"They used to fight when they played," she recalls. "It was all they knew." Her family is still scattered all over the world.
What we hear about Mary after the childhood of Jesus is scattered through the Gospels—and not at all extensive. Mark tells us that she and “the brothers” of Jesus are present on an occasion when he is preaching. John tells the story of a marriage feat to which both Mary and her son are invited. In a highly symbolic scene John also places her, unnamed but described as “the mother of Jesus,” along with the beloved disciple at the cross of Jesus. Despite the devotional conviction of saints like Ignatius of Loyola that the risen Jesus must have appeared to his mother, no Gospel mentions such an appearance. But at the beginning of Luke’s Acts of the Apostles we do find Mary again, in a “crowd” of disciples numbering some “one hundred and twenty people” who, at Pentecost are “filled with the Holy Spirit” and begin to speak “about God’s deeds of power.” And notice that Luke, who could so tenderly and evocatively write of Mary in his infancy narrative, does not place her at the center of the disciples but rather among them. She is indeed “a model of holiness,” as the Preface for today’s feast says, but as a friend of God and prophet, in the words of Elizabeth Johnson, “within the circle of all those who seek God, the company of saints living and dead.”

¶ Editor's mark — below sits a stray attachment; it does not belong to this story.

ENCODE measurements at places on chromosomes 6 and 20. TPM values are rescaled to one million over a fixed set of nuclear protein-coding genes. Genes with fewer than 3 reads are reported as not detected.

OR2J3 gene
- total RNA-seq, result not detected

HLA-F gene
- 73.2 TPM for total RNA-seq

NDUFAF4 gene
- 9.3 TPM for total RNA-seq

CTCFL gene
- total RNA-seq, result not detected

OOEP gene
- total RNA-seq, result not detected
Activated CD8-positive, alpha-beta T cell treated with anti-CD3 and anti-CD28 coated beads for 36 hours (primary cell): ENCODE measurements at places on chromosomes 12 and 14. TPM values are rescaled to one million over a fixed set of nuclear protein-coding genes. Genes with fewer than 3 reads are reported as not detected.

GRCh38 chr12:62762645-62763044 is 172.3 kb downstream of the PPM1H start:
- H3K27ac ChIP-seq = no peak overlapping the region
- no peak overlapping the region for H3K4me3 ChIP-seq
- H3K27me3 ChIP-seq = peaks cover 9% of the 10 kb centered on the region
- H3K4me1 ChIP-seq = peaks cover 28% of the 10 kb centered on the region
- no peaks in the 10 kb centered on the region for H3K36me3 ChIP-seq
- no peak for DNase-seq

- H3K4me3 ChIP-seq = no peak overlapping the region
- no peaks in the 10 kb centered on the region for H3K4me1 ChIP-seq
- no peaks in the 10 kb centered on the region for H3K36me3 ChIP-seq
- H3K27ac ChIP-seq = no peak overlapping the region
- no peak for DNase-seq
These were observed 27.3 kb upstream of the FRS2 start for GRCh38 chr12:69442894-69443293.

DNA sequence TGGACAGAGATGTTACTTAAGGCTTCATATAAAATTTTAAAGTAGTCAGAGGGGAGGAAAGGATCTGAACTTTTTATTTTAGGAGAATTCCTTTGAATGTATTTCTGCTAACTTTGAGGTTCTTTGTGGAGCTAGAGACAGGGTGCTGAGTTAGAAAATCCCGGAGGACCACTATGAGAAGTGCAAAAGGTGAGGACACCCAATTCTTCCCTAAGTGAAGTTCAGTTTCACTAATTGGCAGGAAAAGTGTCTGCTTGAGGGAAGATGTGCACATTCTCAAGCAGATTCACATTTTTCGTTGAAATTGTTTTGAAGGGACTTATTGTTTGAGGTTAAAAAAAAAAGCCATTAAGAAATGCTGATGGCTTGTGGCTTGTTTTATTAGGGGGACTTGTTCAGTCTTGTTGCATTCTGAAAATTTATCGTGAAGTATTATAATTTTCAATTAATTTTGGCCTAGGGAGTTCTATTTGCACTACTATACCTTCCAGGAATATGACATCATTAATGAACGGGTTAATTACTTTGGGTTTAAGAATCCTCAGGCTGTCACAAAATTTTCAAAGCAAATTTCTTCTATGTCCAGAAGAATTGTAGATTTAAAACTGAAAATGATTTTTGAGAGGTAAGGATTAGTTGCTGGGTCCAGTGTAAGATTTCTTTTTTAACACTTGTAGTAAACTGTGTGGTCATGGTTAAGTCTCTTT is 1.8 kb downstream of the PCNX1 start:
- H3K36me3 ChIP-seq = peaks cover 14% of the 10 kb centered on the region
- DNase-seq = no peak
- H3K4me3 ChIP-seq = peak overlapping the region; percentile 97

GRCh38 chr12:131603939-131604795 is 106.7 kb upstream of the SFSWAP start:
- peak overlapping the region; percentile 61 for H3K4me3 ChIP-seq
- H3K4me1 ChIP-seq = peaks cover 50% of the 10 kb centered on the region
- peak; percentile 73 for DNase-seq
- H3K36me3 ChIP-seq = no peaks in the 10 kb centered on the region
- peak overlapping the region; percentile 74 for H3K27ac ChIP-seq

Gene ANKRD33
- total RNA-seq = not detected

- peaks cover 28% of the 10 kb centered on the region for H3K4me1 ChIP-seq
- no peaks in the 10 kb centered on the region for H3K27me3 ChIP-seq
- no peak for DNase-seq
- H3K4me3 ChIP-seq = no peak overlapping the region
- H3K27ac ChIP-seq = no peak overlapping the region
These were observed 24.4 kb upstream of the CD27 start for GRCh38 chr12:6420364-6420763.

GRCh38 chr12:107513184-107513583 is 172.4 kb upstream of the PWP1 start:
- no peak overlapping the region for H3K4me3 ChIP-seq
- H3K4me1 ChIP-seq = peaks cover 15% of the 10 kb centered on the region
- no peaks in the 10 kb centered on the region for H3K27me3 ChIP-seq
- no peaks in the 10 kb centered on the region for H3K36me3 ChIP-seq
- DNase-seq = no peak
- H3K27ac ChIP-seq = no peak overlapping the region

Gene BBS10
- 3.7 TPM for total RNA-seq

I want to call on this immaculate model of holiness, who is as we are meant to be, on behalf of the world’s refugees today, the sixty million women and men worldwide, who are meant to be recognized in their full human dignity — but are not, have their fair share of this world’s resources — but do not, be liberated from violence and oppression — but are not, and have access to the light of learning — but do not. Who will be our patron in redressing this drastic situation?